The first question HAS to be -- will it support my core brand and will the endeavor's success bring success to the other aspects of the business. Presuming yes to this question, the next question is what is the purpose other than profit? Is the endeavor going to provide leverage for the business, allow you to change your lifestyle, or even sell the business? Leverage to me is another revenue stream whose product or service the business can use for itself and also sell to the public. For instance, an interior designer opening a retail store whose items he can use in his designs but also sell to the public (VW Home). Leverage is also about doing things that do not directly involve you as the artist (Laura Novak's Little Nest).
Selling the business is an admirable and worthy goal for any business owner. Whether you actually sell or not is irrelevant so long as you consider what a buyer might find attractive both in the core business and with what you are planning. The key will also be what growth they will be able to extract from the business that you can't.
I can say that if what you are planning, even after getting past the brand enhancement hurdle, doesn't give you leverage, change your lifestyle or set the business up for sale, then I am not sure why you would undertake it other than ego. Not to say that ego isn't a very powerful motivator, just that there are only so many hours in the day. Your creative business exists to serve you, not the other way around. Without purpose to your forays beyond your already successful core, you will be soon overwhelmed by the endeavor. However, with purpose it will be very easy for you to keep your eye on the prize so to speak and know if it is appropriate to see your way through the inevitable Dip or not.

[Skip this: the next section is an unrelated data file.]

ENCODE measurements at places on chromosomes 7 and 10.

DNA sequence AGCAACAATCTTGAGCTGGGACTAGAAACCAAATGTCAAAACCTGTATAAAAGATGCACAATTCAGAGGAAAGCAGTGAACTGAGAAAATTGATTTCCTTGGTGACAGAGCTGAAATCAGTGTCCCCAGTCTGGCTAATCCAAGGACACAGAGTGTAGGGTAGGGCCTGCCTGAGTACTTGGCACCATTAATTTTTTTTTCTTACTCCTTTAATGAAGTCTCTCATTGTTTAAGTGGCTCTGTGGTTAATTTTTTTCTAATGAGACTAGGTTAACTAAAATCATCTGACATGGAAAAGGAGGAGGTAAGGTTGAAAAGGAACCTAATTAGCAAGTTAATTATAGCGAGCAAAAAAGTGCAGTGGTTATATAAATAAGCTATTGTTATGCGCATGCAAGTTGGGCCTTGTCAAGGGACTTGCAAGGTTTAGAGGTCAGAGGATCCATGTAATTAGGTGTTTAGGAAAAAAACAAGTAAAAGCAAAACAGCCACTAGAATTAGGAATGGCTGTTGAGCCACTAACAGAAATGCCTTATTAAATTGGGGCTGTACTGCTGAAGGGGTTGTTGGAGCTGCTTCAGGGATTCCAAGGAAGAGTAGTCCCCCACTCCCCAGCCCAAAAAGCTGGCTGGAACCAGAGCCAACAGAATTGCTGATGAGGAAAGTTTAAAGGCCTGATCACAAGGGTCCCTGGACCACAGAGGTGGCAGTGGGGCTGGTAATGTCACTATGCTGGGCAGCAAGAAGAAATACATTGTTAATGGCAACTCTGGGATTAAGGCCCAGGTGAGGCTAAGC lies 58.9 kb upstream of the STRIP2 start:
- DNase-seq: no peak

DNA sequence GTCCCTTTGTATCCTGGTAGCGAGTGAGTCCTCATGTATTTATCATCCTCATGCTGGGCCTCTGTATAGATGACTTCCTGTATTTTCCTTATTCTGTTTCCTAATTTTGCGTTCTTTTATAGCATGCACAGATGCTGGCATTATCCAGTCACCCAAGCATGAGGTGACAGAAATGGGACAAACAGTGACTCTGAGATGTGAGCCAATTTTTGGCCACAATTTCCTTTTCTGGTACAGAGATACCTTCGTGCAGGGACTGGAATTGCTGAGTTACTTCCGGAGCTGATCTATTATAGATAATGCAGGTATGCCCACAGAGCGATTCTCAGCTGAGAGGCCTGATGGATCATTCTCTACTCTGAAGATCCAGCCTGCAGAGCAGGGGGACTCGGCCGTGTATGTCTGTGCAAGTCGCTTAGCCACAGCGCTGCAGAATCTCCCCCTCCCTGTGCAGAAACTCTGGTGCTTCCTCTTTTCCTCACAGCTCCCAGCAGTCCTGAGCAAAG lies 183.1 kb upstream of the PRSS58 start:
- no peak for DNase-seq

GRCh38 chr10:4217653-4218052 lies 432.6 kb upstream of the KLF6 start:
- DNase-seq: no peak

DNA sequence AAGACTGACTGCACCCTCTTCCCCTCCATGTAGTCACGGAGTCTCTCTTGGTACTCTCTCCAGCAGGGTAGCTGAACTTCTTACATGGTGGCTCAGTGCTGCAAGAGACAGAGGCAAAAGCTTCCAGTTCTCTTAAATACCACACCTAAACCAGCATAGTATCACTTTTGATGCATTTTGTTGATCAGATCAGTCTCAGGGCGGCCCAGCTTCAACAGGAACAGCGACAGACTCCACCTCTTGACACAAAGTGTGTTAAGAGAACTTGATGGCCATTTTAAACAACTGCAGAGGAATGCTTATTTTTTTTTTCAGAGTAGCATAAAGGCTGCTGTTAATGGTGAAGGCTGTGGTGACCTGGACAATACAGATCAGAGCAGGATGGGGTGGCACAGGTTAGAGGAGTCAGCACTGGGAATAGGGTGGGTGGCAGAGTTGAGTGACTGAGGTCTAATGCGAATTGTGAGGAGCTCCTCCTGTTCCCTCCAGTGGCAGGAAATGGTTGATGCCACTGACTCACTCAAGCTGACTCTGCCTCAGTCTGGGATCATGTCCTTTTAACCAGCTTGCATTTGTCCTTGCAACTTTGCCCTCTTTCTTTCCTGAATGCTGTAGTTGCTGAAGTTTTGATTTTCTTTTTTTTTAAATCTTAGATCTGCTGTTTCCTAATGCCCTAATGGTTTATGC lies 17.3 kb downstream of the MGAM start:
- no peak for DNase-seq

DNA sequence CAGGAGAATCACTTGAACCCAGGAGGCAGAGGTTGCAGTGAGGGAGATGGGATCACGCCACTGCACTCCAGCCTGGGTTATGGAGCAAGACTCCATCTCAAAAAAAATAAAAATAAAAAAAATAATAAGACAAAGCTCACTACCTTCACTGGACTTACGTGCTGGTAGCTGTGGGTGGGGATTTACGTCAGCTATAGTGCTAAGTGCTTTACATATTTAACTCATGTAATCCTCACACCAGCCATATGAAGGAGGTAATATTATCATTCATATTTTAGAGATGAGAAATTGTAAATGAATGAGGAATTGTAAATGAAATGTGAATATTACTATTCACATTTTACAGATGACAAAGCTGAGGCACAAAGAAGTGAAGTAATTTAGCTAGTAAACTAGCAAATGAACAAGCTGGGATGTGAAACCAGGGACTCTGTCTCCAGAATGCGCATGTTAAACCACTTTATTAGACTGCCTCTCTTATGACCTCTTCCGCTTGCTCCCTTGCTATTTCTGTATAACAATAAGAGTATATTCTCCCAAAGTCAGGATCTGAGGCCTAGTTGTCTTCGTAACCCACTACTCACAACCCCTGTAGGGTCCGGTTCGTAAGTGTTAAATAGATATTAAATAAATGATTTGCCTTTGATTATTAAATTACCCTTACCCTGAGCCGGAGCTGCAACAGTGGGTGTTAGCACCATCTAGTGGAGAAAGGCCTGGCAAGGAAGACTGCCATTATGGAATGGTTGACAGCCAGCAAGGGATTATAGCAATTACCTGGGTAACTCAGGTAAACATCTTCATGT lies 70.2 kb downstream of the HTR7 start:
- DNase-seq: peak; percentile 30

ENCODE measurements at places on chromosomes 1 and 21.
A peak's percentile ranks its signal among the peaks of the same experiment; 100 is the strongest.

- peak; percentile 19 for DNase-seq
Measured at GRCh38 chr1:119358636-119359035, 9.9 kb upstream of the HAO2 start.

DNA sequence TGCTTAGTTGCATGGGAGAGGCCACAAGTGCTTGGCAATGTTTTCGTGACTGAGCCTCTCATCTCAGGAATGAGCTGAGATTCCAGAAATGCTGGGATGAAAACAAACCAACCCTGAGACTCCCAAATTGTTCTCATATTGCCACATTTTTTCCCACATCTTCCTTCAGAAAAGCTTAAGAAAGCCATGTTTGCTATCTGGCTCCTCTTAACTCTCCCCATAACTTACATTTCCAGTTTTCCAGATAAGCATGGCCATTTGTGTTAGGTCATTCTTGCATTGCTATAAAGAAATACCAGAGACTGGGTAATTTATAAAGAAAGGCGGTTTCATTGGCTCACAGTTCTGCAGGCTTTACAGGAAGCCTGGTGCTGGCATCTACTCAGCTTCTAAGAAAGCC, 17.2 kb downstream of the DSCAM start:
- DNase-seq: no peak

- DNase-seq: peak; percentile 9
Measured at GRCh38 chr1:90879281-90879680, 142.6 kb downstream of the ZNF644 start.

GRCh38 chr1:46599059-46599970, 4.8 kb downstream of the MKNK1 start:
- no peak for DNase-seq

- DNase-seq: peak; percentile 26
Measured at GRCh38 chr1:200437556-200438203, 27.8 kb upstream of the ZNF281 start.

At Engage '09, during her speech Marcy Blum took the bull by the horns and said that she is a "reformed commission taker". She said that she does not approve of the practice unless it is plainly available for the client to see. There were a lot of nodding heads in the audience, but one person who argued the other way and said that those who refer business should receive compensation from the vendor receiving the referral. I had to literally sit on my hands not to steal Marcy's thunder.
Commissions, referral fees and hidden markups (where your invoice is marked up by the planner or other vendor on their letterhead) are not in and of themselves evil. They just have no place in today's market. Without efficient access to information (i.e., without the Internet), customers are subject to the power of those who control the information. So if a customer has no good way to find a reputable vendor and no way to discover what people really think about the vendor's work, the only real source of information is from a referral. In this kind of market, a commission or referral fee is far more powerful and valuable to less-established players in the market. However, with the Internet and the amount of information about ANY artist literally available at a potential client's fingertips, the closed system is now blown wide open. Simply, there is virtually no value in a stand-alone referral from a vested source any more -- a potential client may take the recommendation but will research the creative business prior to choosing to do business with it.
I abhor the lack of transparency in any business, creative or not. Unless you are willing to pay the commission or referral fee out of your own pocket, your client has the right to know what they are paying for. I might be puritanical about things, but failure to disclose a commission to your client is this close to fraud. It might not be illegal, but it certainly stinks to high heaven.